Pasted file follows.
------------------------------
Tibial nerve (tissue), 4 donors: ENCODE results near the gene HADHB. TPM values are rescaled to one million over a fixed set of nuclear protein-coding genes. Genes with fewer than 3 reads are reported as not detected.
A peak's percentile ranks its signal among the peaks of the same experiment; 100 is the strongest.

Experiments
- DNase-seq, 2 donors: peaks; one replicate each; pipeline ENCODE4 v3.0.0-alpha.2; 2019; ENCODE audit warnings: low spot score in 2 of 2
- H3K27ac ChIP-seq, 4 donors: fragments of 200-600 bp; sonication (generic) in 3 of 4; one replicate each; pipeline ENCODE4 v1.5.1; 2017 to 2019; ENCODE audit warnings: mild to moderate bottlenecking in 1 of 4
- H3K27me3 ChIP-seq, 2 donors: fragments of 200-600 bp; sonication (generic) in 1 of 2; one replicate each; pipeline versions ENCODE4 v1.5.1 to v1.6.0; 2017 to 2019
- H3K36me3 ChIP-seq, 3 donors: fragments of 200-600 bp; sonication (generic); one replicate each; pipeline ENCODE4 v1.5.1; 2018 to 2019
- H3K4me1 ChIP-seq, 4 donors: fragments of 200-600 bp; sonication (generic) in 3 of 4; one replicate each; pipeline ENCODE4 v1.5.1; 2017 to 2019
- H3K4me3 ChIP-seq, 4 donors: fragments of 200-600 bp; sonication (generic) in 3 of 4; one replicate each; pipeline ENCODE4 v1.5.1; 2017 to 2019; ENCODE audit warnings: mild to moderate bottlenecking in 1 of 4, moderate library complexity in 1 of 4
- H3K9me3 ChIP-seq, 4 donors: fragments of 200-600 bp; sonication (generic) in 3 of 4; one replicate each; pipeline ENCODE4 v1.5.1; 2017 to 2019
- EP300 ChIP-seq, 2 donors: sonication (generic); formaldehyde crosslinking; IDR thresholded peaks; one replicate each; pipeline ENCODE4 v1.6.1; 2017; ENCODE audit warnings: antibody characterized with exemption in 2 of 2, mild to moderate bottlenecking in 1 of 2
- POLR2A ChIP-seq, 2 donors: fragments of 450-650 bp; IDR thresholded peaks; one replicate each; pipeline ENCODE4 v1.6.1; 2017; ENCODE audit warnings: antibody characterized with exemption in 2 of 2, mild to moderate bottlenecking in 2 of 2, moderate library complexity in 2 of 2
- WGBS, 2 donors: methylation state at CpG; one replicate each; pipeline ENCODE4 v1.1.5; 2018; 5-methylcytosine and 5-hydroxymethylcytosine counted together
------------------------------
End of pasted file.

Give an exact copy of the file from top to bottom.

Tibial nerve (tissue), 4 donors: ENCODE results near the gene HADHB. TPM values are rescaled to one million over a fixed set of nuclear protein-coding genes. Genes with fewer than 3 reads are reported as not detected.
A peak's percentile ranks its signal among the peaks of the same experiment; 100 is the strongest.

Experiments
- DNase-seq, 2 donors: peaks; one replicate each; pipeline ENCODE4 v3.0.0-alpha.2; 2019; ENCODE audit warnings: low spot score in 2 of 2
- H3K27ac ChIP-seq, 4 donors: fragments of 200-600 bp; sonication (generic) in 3 of 4; one replicate each; pipeline ENCODE4 v1.5.1; 2017 to 2019; ENCODE audit warnings: mild to moderate bottlenecking in 1 of 4
- H3K27me3 ChIP-seq, 2 donors: fragments of 200-600 bp; sonication (generic) in 1 of 2; one replicate each; pipeline versions ENCODE4 v1.5.1 to v1.6.0; 2017 to 2019
- H3K36me3 ChIP-seq, 3 donors: fragments of 200-600 bp; sonication (generic); one replicate each; pipeline ENCODE4 v1.5.1; 2018 to 2019
- H3K4me1 ChIP-seq, 4 donors: fragments of 200-600 bp; sonication (generic) in 3 of 4; one replicate each; pipeline ENCODE4 v1.5.1; 2017 to 2019
- H3K4me3 ChIP-seq, 4 donors: fragments of 200-600 bp; sonication (generic) in 3 of 4; one replicate each; pipeline ENCODE4 v1.5.1; 2017 to 2019; ENCODE audit warnings: mild to moderate bottlenecking in 1 of 4, moderate library complexity in 1 of 4
- H3K9me3 ChIP-seq, 4 donors: fragments of 200-600 bp; sonication (generic) in 3 of 4; one replicate each; pipeline ENCODE4 v1.5.1; 2017 to 2019
- EP300 ChIP-seq, 2 donors: sonication (generic); formaldehyde crosslinking; IDR thresholded peaks; one replicate each; pipeline ENCODE4 v1.6.1; 2017; ENCODE audit warnings: antibody characterized with exemption in 2 of 2, mild to moderate bottlenecking in 1 of 2
- POLR2A ChIP-seq, 2 donors: fragments of 450-650 bp; IDR thresholded peaks; one replicate each; pipeline ENCODE4 v1.6.1; 2017; ENCODE audit warnings: antibody characterized with exemption in 2 of 2, mild to moderate bottlenecking in 2 of 2, moderate library complexity in 2 of 2
- WGBS, 2 donors: methylation state at CpG; one replicate each; pipeline ENCODE4 v1.1.5; 2018; 5-methylcytosine and 5-hydroxymethylcytosine counted together